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  • Social Work
  • Psychology
Hours: 2 Contact Hours
Author(s): Joanne E. Turnbull, MSW, MA, PhD
Peer Reviewer(s): Ted Bender, PhD
Item#: B4184
Contents: 1 Course Book (50 pages)

Keeping Clients Safe: Error and Safety in Behavioral Health Settings - 2 Hour

Price $19.95
Item # B4184
When available, the Online Course format is included with the hard copy, eBook, or audio book formats!

Expiration Date: December 31, 2018

Behavioral health organizations share many of the same vulnerabilities as medical organizations when it comes to patient safety. However, certain sentinel events are more likely to occur in behavioral health organizations. Suicide, both for inpatients and recently discharged patients, is the most serious and common sentinel event for behavioral health clients, and improving the assessment of suicide risk remained one of The Joint Commission's Behavioral Health Care National Patient Safety Goals.

There is a clear need for education about client safety that is relevant to behavioral health settings and tailored to the practice needs of mental health professionals. The vast majority of professionals working in the behavioral health field receive no instruction on patient safety either through formal educational programs or in-service training, and this knowledge gap compromises the ability of these professionals to protect their patients from harm. It also prevents them from being active participants in creating a culture of safety. 

This basic-level course provides an overview of the unique risks for harm that clients may present and focuses on safety initiatives in behavioral health settings designed to address the problem of medical error.  The course introduces concepts from safety research essential to understanding the complexity of client safety and outlines the importance of a culture of safety.  The course presents basic strategies to reduce harm such as safety briefings, root cause analysis, and full disclosure.  The course describes particular areas of behavioral health care that are error prone (suicide risk assessment, mandatory reporting, and diagnosis) and strategies for reducing harm. The course concludes by addressing the emotional impact of medical errors.

Note: This course is an extraction of, and should not be taken in conjunction with, the 3-hour course, Keeping Clients Safe: Error and Safety in Behavioral Health Settings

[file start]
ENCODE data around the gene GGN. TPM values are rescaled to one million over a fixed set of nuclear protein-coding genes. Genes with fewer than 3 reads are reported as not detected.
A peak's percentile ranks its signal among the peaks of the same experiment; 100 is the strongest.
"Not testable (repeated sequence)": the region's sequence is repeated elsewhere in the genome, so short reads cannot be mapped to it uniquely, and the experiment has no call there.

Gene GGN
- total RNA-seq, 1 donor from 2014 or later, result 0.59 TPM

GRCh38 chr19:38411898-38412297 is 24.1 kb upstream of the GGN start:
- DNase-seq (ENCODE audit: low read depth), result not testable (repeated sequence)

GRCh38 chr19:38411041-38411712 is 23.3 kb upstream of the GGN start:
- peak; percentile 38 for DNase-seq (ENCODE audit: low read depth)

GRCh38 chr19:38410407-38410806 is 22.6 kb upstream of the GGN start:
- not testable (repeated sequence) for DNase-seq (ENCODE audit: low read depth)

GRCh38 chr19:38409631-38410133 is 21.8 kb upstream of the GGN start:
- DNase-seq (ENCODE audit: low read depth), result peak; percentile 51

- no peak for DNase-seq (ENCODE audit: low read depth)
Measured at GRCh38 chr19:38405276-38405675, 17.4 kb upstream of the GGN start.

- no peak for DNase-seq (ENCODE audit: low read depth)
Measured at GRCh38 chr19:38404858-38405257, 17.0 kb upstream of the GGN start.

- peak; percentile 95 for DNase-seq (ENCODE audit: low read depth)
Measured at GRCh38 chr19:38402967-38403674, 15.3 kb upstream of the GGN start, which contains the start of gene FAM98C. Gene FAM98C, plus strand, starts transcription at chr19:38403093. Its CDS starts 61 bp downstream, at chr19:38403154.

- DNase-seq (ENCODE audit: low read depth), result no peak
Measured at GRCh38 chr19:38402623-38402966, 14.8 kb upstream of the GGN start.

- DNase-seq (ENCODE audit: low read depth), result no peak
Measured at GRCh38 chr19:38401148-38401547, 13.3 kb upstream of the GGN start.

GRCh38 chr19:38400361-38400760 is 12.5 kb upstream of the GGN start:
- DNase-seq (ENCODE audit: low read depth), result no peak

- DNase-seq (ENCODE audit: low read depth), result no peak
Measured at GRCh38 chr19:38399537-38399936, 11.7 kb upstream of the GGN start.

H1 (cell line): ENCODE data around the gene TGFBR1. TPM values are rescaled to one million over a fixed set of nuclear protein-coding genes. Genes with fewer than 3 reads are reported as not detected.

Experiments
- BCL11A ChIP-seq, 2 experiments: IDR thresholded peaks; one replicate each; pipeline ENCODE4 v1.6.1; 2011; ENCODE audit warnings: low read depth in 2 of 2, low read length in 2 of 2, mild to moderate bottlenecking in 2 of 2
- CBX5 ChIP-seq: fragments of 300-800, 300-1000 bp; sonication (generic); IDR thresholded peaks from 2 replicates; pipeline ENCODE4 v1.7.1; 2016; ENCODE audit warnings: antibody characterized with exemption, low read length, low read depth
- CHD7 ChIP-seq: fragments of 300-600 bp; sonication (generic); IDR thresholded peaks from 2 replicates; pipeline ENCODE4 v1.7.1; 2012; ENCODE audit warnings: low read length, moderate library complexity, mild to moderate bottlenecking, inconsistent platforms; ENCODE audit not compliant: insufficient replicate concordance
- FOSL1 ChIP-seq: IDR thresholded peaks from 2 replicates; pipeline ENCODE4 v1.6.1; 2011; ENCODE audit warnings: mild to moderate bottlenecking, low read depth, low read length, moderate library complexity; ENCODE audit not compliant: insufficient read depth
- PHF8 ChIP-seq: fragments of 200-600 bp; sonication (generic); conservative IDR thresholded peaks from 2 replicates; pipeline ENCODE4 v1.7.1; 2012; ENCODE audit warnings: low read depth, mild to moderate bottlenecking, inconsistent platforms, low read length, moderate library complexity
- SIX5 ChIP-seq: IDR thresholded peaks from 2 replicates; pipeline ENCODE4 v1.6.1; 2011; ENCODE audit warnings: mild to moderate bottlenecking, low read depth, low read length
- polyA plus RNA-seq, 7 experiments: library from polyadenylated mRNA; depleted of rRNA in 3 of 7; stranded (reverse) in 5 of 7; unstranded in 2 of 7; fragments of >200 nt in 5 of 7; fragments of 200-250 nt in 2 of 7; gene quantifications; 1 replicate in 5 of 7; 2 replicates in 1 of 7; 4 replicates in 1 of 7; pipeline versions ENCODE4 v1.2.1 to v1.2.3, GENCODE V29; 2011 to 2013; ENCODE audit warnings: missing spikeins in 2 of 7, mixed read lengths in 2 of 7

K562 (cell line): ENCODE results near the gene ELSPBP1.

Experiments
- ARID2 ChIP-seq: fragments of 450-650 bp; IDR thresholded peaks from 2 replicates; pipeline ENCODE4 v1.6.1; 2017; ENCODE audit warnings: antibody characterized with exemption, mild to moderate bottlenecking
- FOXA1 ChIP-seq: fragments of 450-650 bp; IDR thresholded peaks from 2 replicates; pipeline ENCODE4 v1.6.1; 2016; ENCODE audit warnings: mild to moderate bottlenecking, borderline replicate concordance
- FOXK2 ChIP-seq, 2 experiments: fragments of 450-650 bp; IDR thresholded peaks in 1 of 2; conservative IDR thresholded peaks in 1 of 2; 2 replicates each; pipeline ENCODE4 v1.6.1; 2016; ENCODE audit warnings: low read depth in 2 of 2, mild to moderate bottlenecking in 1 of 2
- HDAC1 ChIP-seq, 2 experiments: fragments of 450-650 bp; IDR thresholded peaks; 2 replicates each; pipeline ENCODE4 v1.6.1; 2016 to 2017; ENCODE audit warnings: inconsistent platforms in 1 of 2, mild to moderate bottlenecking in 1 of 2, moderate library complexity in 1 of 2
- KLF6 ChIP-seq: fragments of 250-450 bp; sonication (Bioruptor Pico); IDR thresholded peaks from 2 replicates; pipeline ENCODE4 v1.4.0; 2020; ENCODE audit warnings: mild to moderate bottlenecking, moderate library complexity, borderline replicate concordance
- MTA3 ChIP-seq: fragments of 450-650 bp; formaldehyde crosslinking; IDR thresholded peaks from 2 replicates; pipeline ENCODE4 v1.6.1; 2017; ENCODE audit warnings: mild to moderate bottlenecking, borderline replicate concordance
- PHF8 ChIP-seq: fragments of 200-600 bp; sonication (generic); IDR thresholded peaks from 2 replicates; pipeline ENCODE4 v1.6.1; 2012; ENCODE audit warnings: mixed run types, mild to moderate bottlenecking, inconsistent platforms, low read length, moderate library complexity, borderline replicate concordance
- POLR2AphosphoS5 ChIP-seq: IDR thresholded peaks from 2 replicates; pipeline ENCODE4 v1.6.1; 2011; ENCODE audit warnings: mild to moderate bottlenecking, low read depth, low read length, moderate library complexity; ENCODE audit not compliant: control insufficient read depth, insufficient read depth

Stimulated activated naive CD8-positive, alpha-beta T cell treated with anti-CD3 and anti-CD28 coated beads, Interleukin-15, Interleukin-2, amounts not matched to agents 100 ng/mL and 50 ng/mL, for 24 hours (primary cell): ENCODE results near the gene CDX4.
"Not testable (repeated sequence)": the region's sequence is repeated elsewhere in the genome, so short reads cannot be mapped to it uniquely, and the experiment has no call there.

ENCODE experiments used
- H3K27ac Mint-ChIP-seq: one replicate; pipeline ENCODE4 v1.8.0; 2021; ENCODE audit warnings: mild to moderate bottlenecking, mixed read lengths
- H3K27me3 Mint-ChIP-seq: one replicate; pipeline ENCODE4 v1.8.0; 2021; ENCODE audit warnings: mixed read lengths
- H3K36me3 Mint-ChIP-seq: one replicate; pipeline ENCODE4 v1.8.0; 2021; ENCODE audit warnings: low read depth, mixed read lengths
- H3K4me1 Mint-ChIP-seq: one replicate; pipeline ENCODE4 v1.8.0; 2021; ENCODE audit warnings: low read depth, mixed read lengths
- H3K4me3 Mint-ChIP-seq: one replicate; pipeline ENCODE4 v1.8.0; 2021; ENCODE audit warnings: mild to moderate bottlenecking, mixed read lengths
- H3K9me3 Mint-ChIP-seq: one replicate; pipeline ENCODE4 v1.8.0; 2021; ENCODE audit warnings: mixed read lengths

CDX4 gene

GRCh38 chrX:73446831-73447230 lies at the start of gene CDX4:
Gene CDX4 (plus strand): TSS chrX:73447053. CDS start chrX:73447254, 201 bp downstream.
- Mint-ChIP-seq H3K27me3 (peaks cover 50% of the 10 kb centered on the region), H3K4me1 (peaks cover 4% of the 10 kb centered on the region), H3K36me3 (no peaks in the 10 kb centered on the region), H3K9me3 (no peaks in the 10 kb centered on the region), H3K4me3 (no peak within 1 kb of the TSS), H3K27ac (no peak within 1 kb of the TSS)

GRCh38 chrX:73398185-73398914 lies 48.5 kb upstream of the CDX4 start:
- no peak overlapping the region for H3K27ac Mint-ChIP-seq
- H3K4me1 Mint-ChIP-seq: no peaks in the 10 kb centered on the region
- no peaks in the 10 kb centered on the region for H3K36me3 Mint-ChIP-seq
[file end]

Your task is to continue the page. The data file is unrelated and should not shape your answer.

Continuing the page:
• Social workers participating in this course will receive 2 (clinical content) social work CE clock hours.Accreditations
  • Psychologists will receive 2 CE credits upon successfully completing this course. APA Approval

Florida Social Workers: Fulfills your entire Prevention of Medical Errors CE requirement.

Course Objectives

  • Identify strategies to improve client safety, such as safety briefings, root cause analysis, and disclosure.
  • Explain adverse events that are common in behavioral health settings.
  • Describe psychosocial needs of victims of medical error and their families.

Joanne E. Turnbull, MSW, MA, PhD, earned her master’s degree in social work and a master of arts degree and PhD in psychology from the University of Michigan. In addition to practicing as a psychiatric social worker, Dr. Turnbull has taught at the University of North Carolina School of Social Work, Columbia University School of Social Work, the University of Michigan School of Social Work, and in the department of psychiatry at Duke University. She was head of the Division of Psychiatric Social Work at Duke University, and also held senior administrative positions at the University of Pittsburgh Medical Center and the University of Texas Medical Center, and served as executive director of the National Patient Safety Foundation. She has written numerous articles related to mental health, women’s issues, and patient safety, and co-authored To Do No Harm, a book that provides strategies for reducing harm in healthcare settings and tells the stories of professionals who strive to provide safe care. Dr. Turnbull is executive director emerita of the National Patient Safety Foundation and is a licensed clinical social worker in the state of Maine.

Ted Bender, PhD, is the program director of a 180-bed addictions treatment center in southeastern Florida. He received his MS and PhD degrees in clinical psychology from Florida State University and completed his psychology residency at the Warren Alpert Medical School of Brown University in Providence, RI. Dr. Bender spent most of his early career studying suicide risk assessment in the general population and in the military. He is still a member of the Military Suicide Research Consortium and continues to engage in data analysis and manuscript preparation in this field. He has published 18 peer-reviewed manuscripts and continues to contribute to the field of suicide and addictions research.

  • Courses must be completed on or before the expiration date noted in the course description above.
  • You must score 75% or higher on the final exam and complete the course evaluation to pass this course and receive a certificate of completion.
  • Through our review processes, Western Schools ensures that this course content is presented in a balanced, unbiased manner and is free from commercial influence. It is Western Schools’ policy not to accept commercial support.
  • All persons involved in the planning and development of this course have disclosed no relevant financial relationships or other conflicts of interest related to the course content.